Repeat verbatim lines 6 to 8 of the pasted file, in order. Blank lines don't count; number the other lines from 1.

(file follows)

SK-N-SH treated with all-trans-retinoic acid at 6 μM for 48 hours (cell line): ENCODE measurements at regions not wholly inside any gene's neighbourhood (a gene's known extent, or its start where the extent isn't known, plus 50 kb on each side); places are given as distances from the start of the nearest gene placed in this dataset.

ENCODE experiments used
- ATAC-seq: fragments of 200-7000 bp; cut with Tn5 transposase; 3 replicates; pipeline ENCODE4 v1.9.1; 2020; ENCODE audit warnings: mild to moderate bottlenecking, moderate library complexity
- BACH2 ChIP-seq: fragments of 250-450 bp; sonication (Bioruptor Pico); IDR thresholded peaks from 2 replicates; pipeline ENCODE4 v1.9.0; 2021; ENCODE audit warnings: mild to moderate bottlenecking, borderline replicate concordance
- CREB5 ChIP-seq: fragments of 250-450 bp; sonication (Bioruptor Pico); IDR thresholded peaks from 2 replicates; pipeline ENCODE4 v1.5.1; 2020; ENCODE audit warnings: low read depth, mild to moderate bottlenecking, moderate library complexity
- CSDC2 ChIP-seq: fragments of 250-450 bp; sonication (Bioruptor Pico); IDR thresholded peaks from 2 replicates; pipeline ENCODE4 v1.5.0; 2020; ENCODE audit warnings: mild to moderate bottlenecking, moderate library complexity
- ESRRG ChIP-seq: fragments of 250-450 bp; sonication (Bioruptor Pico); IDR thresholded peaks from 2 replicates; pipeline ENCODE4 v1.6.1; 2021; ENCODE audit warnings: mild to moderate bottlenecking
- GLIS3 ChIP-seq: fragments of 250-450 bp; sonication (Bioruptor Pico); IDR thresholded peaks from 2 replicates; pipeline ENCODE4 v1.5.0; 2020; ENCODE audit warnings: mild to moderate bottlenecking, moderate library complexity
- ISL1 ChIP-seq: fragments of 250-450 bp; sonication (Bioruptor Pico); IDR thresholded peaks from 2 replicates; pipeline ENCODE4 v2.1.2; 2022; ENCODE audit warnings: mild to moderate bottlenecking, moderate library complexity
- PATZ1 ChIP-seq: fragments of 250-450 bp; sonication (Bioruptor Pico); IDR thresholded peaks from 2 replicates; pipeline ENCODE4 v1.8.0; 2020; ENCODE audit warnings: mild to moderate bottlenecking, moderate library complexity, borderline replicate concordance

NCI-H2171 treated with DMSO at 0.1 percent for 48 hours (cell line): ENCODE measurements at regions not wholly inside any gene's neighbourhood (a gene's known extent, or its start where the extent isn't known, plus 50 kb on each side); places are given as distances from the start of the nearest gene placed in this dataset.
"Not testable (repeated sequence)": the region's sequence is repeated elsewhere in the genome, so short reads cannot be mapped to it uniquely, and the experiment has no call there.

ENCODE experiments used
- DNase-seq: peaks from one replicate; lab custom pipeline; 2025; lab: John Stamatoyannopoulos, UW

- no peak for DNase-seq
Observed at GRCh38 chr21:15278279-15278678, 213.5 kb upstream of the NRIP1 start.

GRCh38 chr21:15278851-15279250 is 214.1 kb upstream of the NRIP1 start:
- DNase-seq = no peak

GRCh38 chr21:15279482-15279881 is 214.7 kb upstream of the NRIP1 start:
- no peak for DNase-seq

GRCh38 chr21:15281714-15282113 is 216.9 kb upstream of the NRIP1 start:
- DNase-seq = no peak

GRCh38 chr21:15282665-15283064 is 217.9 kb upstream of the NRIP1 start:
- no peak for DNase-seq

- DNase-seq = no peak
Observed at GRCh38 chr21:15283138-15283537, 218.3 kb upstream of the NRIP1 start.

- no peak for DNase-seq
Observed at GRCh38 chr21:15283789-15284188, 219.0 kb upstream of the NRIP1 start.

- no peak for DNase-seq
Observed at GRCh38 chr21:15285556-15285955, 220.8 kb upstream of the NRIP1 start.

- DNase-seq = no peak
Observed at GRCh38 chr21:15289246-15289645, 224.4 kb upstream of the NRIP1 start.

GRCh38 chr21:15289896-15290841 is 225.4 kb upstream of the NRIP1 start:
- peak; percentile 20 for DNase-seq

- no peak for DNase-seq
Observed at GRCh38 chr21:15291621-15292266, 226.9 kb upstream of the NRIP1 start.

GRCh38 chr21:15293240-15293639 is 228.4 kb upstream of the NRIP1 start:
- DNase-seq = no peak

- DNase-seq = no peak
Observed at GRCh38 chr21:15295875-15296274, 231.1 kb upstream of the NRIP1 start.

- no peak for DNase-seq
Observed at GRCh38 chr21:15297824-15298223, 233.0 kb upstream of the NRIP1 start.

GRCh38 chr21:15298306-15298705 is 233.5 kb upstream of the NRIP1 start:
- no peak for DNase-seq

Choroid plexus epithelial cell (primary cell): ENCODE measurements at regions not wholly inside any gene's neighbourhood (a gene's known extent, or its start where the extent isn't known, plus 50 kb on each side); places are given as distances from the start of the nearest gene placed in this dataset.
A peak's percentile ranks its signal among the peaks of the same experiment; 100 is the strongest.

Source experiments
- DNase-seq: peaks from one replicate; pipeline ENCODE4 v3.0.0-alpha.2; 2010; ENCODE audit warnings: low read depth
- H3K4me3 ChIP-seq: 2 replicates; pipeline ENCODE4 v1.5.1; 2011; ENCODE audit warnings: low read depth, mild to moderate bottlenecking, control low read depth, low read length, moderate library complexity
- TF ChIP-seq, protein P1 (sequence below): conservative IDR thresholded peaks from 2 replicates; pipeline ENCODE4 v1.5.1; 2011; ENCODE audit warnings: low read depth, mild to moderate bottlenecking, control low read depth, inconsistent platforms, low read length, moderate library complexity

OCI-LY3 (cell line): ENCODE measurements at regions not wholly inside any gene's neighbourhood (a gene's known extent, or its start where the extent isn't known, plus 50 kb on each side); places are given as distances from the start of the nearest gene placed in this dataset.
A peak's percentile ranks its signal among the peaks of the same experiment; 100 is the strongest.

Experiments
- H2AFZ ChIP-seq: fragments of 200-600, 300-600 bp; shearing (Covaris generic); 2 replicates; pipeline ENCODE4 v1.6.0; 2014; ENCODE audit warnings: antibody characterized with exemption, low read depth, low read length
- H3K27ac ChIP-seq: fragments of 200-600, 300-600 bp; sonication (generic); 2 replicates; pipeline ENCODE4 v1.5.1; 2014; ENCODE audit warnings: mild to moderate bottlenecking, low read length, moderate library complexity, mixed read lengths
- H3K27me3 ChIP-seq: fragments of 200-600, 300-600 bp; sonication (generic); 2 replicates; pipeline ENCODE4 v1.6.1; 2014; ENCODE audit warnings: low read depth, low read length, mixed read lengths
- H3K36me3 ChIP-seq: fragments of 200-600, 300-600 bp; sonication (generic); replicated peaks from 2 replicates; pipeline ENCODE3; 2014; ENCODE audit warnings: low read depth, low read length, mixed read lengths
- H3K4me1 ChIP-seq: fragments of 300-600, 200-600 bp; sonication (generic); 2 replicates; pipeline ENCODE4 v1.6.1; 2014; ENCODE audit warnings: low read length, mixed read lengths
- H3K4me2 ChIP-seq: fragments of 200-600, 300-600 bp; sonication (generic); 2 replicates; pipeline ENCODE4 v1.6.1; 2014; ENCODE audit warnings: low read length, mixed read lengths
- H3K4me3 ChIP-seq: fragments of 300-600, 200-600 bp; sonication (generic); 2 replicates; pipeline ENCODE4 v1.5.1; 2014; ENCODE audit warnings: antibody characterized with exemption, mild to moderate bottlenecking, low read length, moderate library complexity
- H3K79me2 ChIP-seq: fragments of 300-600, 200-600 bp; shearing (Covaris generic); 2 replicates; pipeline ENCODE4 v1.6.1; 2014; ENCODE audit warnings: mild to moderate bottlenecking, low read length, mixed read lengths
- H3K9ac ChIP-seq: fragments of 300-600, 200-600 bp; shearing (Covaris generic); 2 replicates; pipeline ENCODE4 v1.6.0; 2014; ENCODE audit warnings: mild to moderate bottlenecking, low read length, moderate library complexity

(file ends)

- CSDC2 ChIP-seq: fragments of 250-450 bp; sonication (Bioruptor Pico); IDR thresholded peaks from 2 replicates; pipeline ENCODE4 v1.5.0; 2020; ENCODE audit warnings: mild to moderate bottlenecking, moderate library complexity
- ESRRG ChIP-seq: fragments of 250-450 bp; sonication (Bioruptor Pico); IDR thresholded peaks from 2 replicates; pipeline ENCODE4 v1.6.1; 2021; ENCODE audit warnings: mild to moderate bottlenecking
- GLIS3 ChIP-seq: fragments of 250-450 bp; sonication (Bioruptor Pico); IDR thresholded peaks from 2 replicates; pipeline ENCODE4 v1.5.0; 2020; ENCODE audit warnings: mild to moderate bottlenecking, moderate library complexity